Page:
Finding Ways to Improve the U.S. Organ Donation System

THE CHALLENGE

Each year, more than 28,000 life-saving organs are wasted. Some are either mishandled or lost in transit to the point where they are no longer usable. But most are never recovered from deceased patients in the first place, due to a number of problems in the system.

Numerous studies have shown that because of failings within the current organ donation system, Americans are unnecessarily losing thousands of lives and spending billions of taxpayer dollars each year. Without a transplant, patients with kidney failure rely on costly and painful dialysis treatments, which costs taxpayers $36 billion a year. These failures disproportionately impact people of color, who are far more likely to need a transplant and far less likely than their white counterparts to get one in time.

Our partner, Organize, is on a mission to ensure all viable organs are recovered to better serve the 110,000 people currently waiting for a transplant.

THE PROJECT

Organize recruited Bloom Works to help investigate the current donation system. Bloom interviewed more than 30 people, looking specifically at common practices by organ procurement organizations (OPOs), technology managed by government contractors, the government’s acquisition of that technology, and the governance structure within the system. We talked extensively with the following interviewees:

  • Organ procurement organization leaders and staff
  • Donor hospital staff
  • Transplant surgeons
  • Government officials
  • Tech entrepreneurs interested in offering solutions in this space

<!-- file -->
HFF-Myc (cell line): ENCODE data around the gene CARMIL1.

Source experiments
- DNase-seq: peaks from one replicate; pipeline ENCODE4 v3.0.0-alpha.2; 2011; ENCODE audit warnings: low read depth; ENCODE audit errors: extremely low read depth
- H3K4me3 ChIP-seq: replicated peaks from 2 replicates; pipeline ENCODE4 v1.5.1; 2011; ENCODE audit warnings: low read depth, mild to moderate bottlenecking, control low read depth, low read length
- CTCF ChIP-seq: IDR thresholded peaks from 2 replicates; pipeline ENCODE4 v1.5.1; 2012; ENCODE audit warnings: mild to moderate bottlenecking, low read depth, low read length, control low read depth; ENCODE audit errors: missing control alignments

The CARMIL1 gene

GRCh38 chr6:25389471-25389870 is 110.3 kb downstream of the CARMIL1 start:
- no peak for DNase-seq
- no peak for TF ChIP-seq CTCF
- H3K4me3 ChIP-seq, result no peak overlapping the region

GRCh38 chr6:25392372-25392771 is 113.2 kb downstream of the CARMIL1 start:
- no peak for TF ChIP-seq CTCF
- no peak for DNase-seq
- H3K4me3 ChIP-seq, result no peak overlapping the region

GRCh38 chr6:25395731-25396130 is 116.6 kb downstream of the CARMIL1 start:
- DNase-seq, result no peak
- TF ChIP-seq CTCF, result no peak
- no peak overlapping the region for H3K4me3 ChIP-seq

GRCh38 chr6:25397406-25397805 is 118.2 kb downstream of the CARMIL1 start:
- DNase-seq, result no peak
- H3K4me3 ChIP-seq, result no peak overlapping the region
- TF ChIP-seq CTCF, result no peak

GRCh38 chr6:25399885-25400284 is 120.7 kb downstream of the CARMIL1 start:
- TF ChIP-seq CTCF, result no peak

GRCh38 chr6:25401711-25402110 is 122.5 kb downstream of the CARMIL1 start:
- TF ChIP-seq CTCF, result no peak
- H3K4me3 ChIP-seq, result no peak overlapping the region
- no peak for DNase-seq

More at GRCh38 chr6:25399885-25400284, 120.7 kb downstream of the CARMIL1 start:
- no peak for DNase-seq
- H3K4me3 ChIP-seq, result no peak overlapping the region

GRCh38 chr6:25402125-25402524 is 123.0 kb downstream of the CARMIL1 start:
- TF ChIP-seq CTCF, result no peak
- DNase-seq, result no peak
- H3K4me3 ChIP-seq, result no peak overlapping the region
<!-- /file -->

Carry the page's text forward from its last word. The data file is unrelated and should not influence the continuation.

• Researchers

We then synthesized our research from interviews, case studies, and published articles, and created 5 reports with recommendations for improving the system. We also created 8 maps to help readers visualize the current problems and opportunities within the system -- showing aspects like:

  • How the organ donation system is currently governed
  • How money flows through the system
  • How organs are collected and transplanted, and where they get “lost”
  • How technology could be improved in a future state

THE RESULT

Map detailing how an organ is managed (or not) in our current organ donation system

The reports and maps were published online and summarized in a stylized PDF. Five former Chief Technology Officers for the U.S. Department of Health and Human Services wrote a foreword for the report, saying “[w]ith this thoughtful set of recommendations, there is a clear path forward that will save lives.”

The report was also picked up by the press and written about in Bloomberg and cited in bipartisan oversight from the Senate Finance Committee.

The Bloom team focused on what matters most to transform a system that has been stuck for too long, highlighting where gaps in process and technology hurt patients waiting for organ transplants. What they were able to extract and synthesize took this important work to another level, including and especially how we present this critical issue to external partners and to clarify why reforms are so urgently needed. The collaboration was truly fantastic."
Greg Segal, CEO Organize

Services Used

  • Technical Discovery
  • Procurement Strategy
  • User Research
  • Comparative and Landscape Analyses
  • Branding and Storytelling
  • Digital Media Outreach and Engagement

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